Collared Kingfisher (Todiramphus chloris)

Our Backyard Birds

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Updates have been a little slow of late after I took a spill down a mountainside just after photographing that Handsome Sunbird nest. Being temporarily restricted to sedentary observation of our backyard birds, I thought I’d showcase those seen most commonly around our house these days.

Looks like there’s some pelagic birding in store for next weekend though so be sure and stay tuned! In the meanwhile, let’s take a look at some recent photos of Siargao’s most frequently seen backyard birds…

 Red-keeled Flowerpecker (Dicaeum australe)
The ever-present Red-keeled Flowerpecker.

 

A juvenile Olive-backed Sunbird
A juvenile Olive-backed Sunbird

 

 Black-naped oriole (Oriolus chinensis)
A Black-naped Oriole. Some adult orioles have been teaching their young to fly right behind our house. We’re hoping for some action shots of that soon!

 

The Philippine pied fantail (Rhipidura nigritorquis)
The Philippine Pied Fantail is an active all-day visitor and has a nest down near our duck cages. Largely insectivorous, you can see in this photo the rictal bristles it uses to catch its prey.

 

The Pied Triller (Lalage nigra)
Another reliable early-morning visitor seen flying around the tops of our coconut trees is the Pied Triller.

 

Coleto (Sarcops calvus)
Many Coletos can be seen throughout the day in the forest understory. A distinctive Philippine endemic, this pair was spotted from the veranda of our restaurant.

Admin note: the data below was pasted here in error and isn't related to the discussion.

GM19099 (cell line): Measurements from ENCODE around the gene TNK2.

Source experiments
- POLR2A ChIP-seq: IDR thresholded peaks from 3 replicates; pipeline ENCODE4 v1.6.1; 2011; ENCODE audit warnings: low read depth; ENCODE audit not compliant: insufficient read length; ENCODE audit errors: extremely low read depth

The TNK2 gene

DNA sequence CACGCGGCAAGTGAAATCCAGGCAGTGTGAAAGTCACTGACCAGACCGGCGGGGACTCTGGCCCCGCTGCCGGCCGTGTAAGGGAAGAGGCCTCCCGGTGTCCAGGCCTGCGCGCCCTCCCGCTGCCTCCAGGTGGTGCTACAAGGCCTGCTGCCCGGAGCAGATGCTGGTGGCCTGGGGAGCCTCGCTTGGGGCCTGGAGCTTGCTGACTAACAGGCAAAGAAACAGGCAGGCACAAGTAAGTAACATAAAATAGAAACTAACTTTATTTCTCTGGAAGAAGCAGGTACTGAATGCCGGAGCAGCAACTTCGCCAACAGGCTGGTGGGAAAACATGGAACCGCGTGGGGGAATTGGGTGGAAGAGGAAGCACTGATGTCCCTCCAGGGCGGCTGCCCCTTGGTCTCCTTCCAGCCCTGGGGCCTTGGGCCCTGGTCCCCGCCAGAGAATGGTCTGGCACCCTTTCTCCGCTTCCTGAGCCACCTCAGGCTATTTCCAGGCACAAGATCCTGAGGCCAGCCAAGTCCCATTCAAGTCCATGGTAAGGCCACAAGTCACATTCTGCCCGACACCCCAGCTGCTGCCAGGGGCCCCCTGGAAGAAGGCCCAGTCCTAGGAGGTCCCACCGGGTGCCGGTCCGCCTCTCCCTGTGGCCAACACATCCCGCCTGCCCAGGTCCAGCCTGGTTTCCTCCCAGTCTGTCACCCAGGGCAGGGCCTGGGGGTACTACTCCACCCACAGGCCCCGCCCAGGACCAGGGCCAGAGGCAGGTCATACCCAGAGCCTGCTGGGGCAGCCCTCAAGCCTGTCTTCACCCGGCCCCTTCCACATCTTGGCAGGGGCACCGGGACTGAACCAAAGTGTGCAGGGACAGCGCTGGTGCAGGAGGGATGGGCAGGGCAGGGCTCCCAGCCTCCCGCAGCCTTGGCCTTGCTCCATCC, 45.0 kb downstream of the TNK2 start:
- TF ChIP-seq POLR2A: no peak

The Purple-throated Sunbird (Leptocoma sperata)
A female Purple-throated Sunbird. These seem to be in a constant state of activity and are always in the guava tree outside our front door.

 

The spotted dove (Spilopelia chinensis)
A gentle and familiar “te-croo-croo” call starting just after sunrise announces the arrival of the Spotted Dove.

 

The Rufous-fronted Tailorbird (Orthotomus frontalis)
The Rufous-fronted Tailorbird (Orthotomus frontalis).

Regular followers of our WildSiargao Facebook page will be familiar with the recent local abundance of this tailorbird which is limited in range to the Southern Philippines. They seem to be nesting, hatching, and learning to fly all over the place at the moment!

All of these ‘backyard birds’ can be seen reliably around here on any given day so drop by anytime and we’ll be happy to point them out for you!


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